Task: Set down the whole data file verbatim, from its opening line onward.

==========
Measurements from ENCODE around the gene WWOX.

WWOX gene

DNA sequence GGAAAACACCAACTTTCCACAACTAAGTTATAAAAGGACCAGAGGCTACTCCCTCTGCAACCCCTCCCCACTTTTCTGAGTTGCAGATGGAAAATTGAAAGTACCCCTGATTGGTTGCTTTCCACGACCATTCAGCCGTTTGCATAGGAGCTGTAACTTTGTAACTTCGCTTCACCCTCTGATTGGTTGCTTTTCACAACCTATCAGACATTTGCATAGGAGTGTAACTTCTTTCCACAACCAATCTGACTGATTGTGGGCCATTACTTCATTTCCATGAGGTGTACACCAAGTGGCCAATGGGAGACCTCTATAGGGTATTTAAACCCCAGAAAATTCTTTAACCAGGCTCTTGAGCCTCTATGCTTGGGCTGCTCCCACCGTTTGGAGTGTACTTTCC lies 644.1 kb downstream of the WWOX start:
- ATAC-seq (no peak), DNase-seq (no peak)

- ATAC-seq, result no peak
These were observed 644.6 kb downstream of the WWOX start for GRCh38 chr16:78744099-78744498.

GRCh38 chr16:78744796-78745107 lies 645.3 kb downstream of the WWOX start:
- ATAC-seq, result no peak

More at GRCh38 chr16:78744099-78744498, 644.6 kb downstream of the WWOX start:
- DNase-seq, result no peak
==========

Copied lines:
Measurements from ENCODE around the gene WWOX.

WWOX gene

DNA sequence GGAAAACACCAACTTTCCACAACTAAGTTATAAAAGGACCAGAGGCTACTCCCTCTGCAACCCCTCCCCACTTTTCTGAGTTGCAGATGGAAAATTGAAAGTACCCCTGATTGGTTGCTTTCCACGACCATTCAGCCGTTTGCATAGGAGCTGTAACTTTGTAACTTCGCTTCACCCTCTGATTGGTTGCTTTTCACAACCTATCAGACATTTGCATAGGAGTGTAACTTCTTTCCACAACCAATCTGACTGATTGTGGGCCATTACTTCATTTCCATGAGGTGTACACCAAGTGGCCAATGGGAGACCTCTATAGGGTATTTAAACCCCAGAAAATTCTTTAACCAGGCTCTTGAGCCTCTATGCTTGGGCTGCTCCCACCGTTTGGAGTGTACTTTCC lies 644.1 kb downstream of the WWOX start:
- ATAC-seq (no peak), DNase-seq (no peak)

- ATAC-seq, result no peak
These were observed 644.6 kb downstream of the WWOX start for GRCh38 chr16:78744099-78744498.

GRCh38 chr16:78744796-78745107 lies 645.3 kb downstream of the WWOX start:
- ATAC-seq, result no peak

More at GRCh38 chr16:78744099-78744498, 644.6 kb downstream of the WWOX start:
- DNase-seq, result no peak